Microsoft’s Dan Reed writes about two things that motivate us to compute and run simulations. In the first instance, he describes the exhilaration one feels when an idea takes shape in code, begins to execute, and behaves in unexpected ways.
The second reason is that computing is an intellectual amplifier, extending our nominal reach and abilities. I discussed the power of computing to enable and enhance exploration in another CACM blog. (See Intellectual Amplification via Computing.) It is why those of us in computational science continually seek better algorithms and faster computer systems. From terascale to petascale and the global race to exascale, it is a quest for greater fidelity, higher resolution and finer time scales. The same deep yearning drives astronomers to seek higher resolution detectors and larger telescope apertures. We are all chasing searching the ghostly signals for landmarks.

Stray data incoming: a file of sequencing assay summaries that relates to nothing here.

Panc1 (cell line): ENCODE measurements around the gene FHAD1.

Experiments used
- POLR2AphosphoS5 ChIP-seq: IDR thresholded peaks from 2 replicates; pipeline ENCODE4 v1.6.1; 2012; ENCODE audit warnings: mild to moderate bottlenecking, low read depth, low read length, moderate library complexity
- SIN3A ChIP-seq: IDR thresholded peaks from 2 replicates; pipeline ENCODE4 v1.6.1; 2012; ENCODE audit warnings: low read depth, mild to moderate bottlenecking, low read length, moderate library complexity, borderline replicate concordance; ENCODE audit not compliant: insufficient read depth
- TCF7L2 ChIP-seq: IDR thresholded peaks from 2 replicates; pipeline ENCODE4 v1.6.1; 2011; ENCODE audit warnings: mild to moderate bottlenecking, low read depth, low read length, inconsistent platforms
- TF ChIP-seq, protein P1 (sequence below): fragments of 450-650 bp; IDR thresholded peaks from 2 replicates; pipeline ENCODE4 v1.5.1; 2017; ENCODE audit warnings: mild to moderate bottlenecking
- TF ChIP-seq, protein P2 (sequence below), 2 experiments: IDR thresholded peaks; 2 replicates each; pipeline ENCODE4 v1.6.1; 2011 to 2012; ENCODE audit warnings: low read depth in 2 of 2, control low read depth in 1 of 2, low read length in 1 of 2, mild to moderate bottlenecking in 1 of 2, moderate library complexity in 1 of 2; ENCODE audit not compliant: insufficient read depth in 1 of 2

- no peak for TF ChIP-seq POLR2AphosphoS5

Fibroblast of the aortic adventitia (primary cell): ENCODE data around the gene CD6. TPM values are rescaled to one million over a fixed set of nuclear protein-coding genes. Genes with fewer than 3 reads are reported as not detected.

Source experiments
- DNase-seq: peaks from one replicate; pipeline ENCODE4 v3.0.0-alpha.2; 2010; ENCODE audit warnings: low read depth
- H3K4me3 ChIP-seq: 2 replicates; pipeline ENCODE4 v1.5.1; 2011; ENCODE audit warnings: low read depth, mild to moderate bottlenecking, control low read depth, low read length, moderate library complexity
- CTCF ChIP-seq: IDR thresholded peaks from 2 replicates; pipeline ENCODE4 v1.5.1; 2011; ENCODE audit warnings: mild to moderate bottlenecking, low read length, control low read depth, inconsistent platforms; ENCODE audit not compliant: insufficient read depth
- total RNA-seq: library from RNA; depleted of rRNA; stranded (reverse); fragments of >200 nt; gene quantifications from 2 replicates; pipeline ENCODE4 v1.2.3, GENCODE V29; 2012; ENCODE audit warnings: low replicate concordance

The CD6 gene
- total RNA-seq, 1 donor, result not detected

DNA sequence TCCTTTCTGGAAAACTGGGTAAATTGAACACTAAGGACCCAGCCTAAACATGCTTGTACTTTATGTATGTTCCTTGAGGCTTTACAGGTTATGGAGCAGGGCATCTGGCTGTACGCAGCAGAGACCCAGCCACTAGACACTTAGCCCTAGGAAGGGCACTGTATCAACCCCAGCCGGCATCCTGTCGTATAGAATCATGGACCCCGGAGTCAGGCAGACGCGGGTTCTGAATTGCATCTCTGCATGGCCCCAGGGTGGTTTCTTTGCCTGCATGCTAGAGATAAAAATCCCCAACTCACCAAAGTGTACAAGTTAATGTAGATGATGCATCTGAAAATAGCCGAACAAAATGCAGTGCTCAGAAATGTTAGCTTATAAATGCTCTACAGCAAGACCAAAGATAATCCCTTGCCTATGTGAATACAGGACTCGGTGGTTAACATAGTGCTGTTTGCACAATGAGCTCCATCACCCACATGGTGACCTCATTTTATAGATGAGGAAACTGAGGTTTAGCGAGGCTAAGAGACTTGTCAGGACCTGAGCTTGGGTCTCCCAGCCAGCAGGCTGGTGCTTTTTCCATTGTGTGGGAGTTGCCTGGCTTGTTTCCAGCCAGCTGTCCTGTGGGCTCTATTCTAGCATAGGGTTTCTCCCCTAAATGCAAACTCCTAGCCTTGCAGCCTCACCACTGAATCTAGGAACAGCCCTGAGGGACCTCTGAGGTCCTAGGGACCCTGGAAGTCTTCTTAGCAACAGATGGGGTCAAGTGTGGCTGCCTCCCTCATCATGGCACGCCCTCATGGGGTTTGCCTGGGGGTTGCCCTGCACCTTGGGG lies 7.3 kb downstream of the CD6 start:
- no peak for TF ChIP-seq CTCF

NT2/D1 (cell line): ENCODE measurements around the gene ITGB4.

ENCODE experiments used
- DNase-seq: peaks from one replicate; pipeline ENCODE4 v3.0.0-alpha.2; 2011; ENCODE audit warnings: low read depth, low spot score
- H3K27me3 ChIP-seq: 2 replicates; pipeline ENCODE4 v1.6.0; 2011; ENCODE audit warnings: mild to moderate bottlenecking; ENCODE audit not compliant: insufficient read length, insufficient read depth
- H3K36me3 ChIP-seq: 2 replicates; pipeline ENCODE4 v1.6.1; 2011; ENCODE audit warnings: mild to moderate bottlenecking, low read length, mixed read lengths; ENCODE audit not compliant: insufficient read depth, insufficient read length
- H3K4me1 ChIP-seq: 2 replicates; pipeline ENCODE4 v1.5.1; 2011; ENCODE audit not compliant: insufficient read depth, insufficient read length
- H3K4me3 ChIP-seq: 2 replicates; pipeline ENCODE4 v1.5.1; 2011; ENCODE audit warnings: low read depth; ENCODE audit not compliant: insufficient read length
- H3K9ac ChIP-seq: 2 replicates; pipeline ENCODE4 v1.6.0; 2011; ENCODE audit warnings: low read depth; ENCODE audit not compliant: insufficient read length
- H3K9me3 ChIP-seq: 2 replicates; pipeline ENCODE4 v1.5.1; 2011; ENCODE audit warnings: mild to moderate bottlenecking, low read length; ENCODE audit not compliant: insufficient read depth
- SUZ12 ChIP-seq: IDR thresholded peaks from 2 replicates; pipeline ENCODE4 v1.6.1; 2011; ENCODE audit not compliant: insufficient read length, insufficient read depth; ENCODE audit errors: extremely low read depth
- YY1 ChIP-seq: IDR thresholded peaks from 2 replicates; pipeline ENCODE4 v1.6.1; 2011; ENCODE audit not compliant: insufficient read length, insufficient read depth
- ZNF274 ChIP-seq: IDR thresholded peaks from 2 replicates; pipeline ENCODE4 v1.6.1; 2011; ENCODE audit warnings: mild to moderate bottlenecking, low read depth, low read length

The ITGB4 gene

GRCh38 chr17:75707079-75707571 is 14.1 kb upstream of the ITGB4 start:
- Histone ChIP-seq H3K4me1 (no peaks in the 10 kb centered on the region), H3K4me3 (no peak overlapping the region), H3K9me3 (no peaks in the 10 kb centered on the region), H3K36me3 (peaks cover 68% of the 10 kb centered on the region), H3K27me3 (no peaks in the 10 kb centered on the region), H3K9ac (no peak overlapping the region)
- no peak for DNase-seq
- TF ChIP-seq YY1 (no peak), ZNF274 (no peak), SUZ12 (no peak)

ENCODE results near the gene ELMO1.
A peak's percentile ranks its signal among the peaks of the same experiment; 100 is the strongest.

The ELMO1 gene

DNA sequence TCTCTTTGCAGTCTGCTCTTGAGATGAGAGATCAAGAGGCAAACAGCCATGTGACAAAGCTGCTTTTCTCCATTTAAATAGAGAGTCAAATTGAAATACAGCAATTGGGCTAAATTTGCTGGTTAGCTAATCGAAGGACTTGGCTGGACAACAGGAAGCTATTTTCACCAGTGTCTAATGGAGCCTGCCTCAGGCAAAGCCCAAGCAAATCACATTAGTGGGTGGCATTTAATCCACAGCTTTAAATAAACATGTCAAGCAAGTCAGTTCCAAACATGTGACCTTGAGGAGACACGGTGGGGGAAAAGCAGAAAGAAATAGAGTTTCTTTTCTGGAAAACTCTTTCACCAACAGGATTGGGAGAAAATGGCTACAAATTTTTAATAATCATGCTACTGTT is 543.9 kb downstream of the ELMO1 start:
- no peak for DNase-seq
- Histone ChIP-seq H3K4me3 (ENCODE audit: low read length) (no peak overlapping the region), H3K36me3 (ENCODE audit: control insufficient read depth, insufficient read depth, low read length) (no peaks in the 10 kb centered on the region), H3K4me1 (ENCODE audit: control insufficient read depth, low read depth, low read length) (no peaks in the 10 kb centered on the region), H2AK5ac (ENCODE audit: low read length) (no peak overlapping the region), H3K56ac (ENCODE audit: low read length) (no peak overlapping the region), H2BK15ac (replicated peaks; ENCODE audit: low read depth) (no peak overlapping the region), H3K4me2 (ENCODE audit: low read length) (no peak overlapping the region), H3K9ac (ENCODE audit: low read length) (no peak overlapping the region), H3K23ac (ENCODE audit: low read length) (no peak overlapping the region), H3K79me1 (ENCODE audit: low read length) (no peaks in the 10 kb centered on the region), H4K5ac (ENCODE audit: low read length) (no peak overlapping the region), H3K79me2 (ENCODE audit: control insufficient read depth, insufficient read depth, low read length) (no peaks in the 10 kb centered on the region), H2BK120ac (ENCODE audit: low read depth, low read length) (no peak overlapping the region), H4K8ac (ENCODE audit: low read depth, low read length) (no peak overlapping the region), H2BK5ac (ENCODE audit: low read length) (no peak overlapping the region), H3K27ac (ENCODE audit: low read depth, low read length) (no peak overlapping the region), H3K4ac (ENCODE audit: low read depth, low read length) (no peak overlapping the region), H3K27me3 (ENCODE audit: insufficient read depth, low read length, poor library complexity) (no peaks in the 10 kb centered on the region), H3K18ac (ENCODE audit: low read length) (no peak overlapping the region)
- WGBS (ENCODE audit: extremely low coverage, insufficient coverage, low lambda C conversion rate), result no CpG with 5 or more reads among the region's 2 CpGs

It is our ability to apply our ideas and their embodiment in code to a dizzying array of problems, from the prosaic to the profound, that attracts and compels us. It is why we compute.
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